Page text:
Inside the first CO2 transcritical Delhaize store in Serbia

In November 2018 Delhaize Serbia opened its first CO2 transcritical store, in the capital Belgrade. Accelerate Europe reports.

Delhaize Serbia’s first CO2 transcritical store, in capital Belgrade. Credit: Delhaize Serbia

By Margot Goles-Macesic

Delhaize Serbia, the country’s leading retailer, has opened its first CO2 transcritical supermarket. The store, located in Belgrade, opened on 7 November 2018.

“Now we are capable of implementing CO2 transcritical, and we will definitely go in that way for the future,” Duško Pantović, expert associate for refrigerant installations at Delhaize Serbia, told Accelerate Europe magazine.

Danish CO2 transcritical rack manufacturer Advansor provided the rack system. Danfoss, another Danish multinational, helped with the system design — working together with local installer Frigomax, according to Danfoss Serbia’s website. LU-VE provided the gas coolers.

Frigomax, together with Danfoss, installed the CO2 transcritical system and the Danfoss monitoring system. “Finally seven years after our first step [where we focused on increasing energy efficiency in our stores], we are opening our first CO2 transcritical store,” says Pantović.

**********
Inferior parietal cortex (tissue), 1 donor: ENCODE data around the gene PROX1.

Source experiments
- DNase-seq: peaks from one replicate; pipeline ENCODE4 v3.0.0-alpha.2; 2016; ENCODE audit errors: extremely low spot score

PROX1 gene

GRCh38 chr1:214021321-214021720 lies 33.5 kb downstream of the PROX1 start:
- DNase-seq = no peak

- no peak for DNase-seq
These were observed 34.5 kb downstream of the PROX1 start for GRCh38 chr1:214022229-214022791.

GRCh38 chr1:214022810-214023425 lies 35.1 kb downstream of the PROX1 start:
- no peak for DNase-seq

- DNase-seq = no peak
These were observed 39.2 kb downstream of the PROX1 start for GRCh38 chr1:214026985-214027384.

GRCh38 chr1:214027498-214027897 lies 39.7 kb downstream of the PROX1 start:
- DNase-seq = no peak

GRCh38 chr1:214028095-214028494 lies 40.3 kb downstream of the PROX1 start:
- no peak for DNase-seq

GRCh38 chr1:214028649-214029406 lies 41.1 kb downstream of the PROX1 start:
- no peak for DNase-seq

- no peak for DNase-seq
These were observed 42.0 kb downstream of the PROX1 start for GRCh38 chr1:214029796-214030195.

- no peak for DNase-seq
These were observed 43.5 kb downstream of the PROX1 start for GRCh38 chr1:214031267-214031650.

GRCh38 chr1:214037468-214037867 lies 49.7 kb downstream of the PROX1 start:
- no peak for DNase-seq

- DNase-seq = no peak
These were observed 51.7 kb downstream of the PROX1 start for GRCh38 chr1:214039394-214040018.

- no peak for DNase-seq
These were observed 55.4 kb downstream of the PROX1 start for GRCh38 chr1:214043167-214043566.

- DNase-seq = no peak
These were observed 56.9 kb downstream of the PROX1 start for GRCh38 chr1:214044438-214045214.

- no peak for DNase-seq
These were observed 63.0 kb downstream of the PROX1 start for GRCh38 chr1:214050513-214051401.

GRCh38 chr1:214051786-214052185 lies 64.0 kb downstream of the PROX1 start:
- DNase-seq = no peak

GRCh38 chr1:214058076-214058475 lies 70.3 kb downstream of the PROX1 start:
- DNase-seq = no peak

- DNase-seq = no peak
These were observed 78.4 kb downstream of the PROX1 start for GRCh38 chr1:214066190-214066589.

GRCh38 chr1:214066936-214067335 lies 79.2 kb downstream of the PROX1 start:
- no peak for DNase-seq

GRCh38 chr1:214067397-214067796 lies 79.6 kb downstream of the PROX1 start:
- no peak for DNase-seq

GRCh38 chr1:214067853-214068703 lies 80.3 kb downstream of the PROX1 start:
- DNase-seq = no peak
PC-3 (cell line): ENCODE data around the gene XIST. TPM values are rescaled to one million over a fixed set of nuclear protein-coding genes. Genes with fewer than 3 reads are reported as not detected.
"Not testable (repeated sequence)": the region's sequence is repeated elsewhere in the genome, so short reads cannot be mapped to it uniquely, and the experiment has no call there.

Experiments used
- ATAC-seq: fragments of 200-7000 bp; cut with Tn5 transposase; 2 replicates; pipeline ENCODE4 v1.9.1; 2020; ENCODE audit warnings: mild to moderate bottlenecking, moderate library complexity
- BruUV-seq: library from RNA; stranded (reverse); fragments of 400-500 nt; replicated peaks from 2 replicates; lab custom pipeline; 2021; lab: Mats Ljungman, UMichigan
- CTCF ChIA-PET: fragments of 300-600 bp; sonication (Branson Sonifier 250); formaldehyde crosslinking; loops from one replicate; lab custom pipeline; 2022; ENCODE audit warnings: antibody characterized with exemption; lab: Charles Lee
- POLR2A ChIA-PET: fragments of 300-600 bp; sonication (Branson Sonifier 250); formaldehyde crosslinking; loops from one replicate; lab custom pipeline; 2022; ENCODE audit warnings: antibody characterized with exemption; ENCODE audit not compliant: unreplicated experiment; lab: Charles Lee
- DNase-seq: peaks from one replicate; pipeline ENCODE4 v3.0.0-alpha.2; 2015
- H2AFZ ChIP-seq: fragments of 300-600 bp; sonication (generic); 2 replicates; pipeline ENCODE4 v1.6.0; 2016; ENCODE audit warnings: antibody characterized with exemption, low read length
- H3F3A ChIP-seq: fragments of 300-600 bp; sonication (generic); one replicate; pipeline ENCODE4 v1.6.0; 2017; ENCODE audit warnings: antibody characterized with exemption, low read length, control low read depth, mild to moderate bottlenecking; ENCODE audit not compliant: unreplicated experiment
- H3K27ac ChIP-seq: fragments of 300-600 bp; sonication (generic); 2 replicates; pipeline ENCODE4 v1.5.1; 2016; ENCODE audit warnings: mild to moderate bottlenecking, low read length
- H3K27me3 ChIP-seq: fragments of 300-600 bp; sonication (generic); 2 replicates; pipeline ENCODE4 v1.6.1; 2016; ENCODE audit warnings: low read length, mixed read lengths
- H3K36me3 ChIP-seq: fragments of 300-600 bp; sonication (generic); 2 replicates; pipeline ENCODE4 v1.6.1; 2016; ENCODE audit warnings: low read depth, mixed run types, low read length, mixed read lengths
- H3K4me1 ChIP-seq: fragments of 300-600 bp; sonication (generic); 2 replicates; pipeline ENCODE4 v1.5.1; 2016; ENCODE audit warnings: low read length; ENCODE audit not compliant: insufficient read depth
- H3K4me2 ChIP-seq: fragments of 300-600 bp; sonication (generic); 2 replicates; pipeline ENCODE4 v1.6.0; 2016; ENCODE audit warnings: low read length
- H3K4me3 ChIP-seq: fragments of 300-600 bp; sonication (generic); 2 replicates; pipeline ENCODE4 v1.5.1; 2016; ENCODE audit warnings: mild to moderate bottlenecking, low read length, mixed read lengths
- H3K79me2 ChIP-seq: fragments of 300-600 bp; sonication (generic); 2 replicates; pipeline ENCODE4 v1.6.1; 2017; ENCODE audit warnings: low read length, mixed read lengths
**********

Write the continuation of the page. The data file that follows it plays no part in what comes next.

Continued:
Delhaize Serbia is part of the wider Ahold-Delhaize group, which aims to reduce its greenhouse gas emissions by 40–70% compared to 2010 levels.

“Now we are capable of implementing CO2transcritical, and we will definitely go in that way for the future.” 
– Duško Pantović, expert associate for refrigerant installations, Delhaize Serbia

Delhaize Serbia was supported with know-how, equipment and training by Danfoss.

For the local retailer, this is only the beginning. The group plans to open a second CO2 transcritical store by the end of 2018, and is targeting a minimum of 10 stores with natural refrigerants by the end of 2019.

“During next year we have a plan to have at least 10 shops before we set a standard that in all new shops it has to be CO2,” Pantović told Accelerate Europe.

This is part of Delhaize Serbia’s wider pledge to address its climate impact. The retailer began improving energy efficiency in 2012, when the company implemented an electronic expansion valve instead of a classic thermo-expansion one, Pantović explains. “Since 2012, we’ve also put doors on all our cabinets, replaced classical thermo-expansion valves with electro-expansion valves (AKVs), and added ADAP-KOOL software,” he says.

Click here to read the full article in the latest Accelerate Europe magazine.